Promotion of British Values
At Waddington Redwood Primary School, we uphold and promote British Values, teaching our children about:
The School Council
Democracy is an important value at our school. Pupils have opportunities to have their voices heard in a variety of ways. We have a very active School Council and we are proud to say we have earned the School Council Silver Award. Each September, every child has the opportunity to stand for election to be a member of the School council. The older children put forward their cases, explaining how, if elected, they would represent their class members, and how they would like to see the school improved. Each class shortlists six children (three boys and three girls) to stand for election. A whole-school voting day is then held, with every child in Key Stages 1 and 2 voting for their prospective councillors in a secret ballot.
The School Council meets every week, and has a very active role in school; they present assemblies, organise competitions and fundraising activities, and are involved in the interview and selection process for new members of staff.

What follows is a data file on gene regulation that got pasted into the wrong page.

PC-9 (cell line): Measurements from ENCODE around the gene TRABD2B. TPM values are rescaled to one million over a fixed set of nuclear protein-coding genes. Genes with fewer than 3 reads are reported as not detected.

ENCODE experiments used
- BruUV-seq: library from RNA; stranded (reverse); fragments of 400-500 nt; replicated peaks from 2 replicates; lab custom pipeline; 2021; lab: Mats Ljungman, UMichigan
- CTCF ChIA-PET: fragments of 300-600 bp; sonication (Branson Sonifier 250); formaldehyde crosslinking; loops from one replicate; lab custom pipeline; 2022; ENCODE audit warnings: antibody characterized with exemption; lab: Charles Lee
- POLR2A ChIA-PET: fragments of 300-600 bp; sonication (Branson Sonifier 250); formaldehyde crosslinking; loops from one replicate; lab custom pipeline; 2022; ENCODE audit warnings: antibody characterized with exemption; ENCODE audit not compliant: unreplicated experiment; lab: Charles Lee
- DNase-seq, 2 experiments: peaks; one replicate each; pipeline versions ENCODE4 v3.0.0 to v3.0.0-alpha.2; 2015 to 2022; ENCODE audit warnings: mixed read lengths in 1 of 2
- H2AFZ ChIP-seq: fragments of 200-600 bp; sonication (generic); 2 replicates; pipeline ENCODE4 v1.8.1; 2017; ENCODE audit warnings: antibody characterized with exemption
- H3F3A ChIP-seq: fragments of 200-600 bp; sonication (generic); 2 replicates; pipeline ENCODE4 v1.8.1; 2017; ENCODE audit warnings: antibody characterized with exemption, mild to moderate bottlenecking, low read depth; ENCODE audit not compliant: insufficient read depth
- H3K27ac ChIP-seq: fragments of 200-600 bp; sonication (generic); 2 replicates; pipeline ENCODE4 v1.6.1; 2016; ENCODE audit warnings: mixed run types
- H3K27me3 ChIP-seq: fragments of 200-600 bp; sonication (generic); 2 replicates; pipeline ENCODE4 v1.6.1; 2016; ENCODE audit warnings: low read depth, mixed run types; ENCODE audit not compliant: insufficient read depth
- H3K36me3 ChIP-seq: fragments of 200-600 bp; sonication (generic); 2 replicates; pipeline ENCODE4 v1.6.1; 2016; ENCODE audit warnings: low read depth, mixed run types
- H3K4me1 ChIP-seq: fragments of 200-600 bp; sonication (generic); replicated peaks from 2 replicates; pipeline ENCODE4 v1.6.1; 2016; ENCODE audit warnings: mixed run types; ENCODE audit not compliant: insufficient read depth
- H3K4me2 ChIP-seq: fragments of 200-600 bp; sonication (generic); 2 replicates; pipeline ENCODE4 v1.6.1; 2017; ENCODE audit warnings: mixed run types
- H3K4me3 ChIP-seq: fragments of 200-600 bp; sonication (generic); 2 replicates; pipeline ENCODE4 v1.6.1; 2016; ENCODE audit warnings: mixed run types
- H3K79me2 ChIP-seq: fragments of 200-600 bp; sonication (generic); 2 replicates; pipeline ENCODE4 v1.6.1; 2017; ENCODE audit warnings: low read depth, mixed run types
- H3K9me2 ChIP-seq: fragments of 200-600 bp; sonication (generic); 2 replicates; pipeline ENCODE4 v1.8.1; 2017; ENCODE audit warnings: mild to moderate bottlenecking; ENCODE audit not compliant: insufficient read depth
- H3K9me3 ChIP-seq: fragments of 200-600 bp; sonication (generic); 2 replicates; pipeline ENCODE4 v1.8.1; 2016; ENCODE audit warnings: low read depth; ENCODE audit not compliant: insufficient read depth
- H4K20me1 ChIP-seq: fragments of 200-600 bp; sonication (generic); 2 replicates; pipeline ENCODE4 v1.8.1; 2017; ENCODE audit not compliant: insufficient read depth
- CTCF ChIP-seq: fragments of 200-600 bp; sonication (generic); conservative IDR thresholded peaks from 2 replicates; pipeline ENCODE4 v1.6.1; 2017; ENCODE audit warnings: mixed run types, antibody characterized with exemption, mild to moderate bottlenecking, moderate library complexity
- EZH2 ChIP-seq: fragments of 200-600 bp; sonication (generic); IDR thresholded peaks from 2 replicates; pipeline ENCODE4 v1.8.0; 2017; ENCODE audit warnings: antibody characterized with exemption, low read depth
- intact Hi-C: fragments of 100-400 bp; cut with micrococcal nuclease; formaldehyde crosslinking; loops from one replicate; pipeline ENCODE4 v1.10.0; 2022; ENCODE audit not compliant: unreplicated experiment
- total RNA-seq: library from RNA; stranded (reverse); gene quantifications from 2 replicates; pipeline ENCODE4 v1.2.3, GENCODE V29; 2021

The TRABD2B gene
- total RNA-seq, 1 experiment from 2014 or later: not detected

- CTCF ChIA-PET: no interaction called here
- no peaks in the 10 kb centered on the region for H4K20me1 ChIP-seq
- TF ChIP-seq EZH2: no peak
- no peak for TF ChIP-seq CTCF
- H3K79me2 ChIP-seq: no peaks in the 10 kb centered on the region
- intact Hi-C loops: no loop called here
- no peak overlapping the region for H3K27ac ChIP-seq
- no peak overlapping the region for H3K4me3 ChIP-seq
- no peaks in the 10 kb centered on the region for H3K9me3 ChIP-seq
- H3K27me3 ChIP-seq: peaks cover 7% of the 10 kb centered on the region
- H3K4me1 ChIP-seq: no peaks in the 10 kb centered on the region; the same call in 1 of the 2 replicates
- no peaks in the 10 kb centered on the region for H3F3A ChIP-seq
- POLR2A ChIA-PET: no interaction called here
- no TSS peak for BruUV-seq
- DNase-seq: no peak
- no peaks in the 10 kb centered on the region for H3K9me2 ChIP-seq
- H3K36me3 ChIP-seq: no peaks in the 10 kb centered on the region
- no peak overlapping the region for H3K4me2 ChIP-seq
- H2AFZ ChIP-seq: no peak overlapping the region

Golden Rules and Class Charters
The school has a set of Golden Rules, which govern behaviour in the school; these were agreed by the children as the most important rules and the ones that will ensure all children are safe, happy and ready to learn at school. In addition, at the beginning of each academic year, the children work collaboratively to agree a set of classroom rules, known by some of the older children as their ‘Classroom Charter’.
Questionnaires and interviews
Children’s views about their learning and school in general are very important to us. Our monitoring activities often involve consultation with our children – their views are sought through questionnaires and interviews, by staff members and sometimes by governors. The children tell us their thoughts about topics such as how teachers’ marking supports their learning, about how they would like targets to be organised and the types of resources they would like in the classroom and on the playground.